Designing a big news site is about more than beauty

It appears to be Pick On News Web Designers Day today. This comic — poking at news sites’ unwillingness to link, misuse of thumbnails, and addictions to share buttons, among other things — made the rounds of Twitter, to the point of crashing cartoonist Brad Colbow’s site.

But even more talked about, on Hacker News anyway, was web designer Andy Rutledge’s unrequested redesign of the website of The New York Times. He finds the current site too busy, too data-dense, and he suggests an alternative, here. (That’s specifically a section front for Politics; you can see the existing page on nytimes.com here.)

Rutledge’s design has a lot to recommend it: it’s clean, spacious, has nice typography, and feels high-end, the way something like the Times should to differentiate itself from the competition. (I’m focusing just on his design rather than his ideas about journalism, which are pretty wrong-headed and seem derived from some more-puritan-than-the-Puritans ideal — how free news is inherently bad, that the act of “featuring” some stories over others is a violation of news purity, “there is no ‘most popular’ news,” “almost all news organizations have abandoned reporting in favor of editorial,” etc.)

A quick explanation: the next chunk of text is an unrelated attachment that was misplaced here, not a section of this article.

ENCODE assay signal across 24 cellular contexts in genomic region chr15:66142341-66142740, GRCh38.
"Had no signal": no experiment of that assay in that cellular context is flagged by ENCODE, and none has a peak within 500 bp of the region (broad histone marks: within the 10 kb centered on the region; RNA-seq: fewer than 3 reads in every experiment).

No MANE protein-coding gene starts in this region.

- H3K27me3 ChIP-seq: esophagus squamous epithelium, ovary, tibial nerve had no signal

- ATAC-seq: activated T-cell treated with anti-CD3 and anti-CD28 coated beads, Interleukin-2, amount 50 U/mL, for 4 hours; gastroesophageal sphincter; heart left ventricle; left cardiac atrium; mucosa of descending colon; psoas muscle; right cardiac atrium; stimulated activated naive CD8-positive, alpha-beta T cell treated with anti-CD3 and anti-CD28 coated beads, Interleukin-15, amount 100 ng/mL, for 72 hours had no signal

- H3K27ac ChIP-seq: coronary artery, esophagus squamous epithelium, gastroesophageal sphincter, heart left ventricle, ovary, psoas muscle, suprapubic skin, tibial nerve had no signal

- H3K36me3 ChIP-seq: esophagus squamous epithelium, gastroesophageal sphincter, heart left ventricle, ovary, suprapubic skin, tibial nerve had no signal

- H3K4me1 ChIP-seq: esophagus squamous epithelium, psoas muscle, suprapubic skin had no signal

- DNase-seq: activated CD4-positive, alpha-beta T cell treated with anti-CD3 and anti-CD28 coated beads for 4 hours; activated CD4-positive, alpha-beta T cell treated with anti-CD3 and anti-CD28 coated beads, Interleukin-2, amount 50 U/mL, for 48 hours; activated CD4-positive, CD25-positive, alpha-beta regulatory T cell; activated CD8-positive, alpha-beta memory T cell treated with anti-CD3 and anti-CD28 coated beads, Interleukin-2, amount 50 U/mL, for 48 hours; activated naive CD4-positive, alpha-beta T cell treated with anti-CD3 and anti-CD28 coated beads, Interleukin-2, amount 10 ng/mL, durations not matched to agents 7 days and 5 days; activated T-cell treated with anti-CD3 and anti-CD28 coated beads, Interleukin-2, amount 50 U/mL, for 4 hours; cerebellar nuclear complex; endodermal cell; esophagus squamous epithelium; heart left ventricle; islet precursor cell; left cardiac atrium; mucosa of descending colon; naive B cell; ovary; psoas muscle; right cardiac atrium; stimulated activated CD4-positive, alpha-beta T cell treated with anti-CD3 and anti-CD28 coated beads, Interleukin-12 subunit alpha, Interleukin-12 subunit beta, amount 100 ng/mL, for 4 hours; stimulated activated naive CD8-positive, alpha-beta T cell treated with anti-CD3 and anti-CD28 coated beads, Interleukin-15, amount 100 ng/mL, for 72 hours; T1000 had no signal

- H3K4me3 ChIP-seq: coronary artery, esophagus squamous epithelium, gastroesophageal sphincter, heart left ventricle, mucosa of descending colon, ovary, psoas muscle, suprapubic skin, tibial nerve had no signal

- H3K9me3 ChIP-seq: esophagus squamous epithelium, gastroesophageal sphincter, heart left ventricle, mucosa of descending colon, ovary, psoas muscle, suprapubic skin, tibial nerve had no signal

But as nice-looking as it is, it also misses some of the point of what it means to design for the Times. The Times generates a ton of content every day. Looking at Times Wire, I see 169 stories published just in the past 18 hours — and I don’t believe that’s actually capturing everything that flows through the Times’ blogs and sundry other online spaces. And it’s a Tuesday! The challenge of a news organization that pumps out that much content is how to present it all in a way that maximizes its value, both journalistically and financially. There are many, many beautiful websites around the Internet that, as lovely as they are, would be awful as an entry point of a news site. (Similarly, stripping stories down to just headlines — no intro text, which Rutledge dislikes for some reason, no thumbnails — may maximize typographic beauty, but it doesn’t do much for enticing a click.)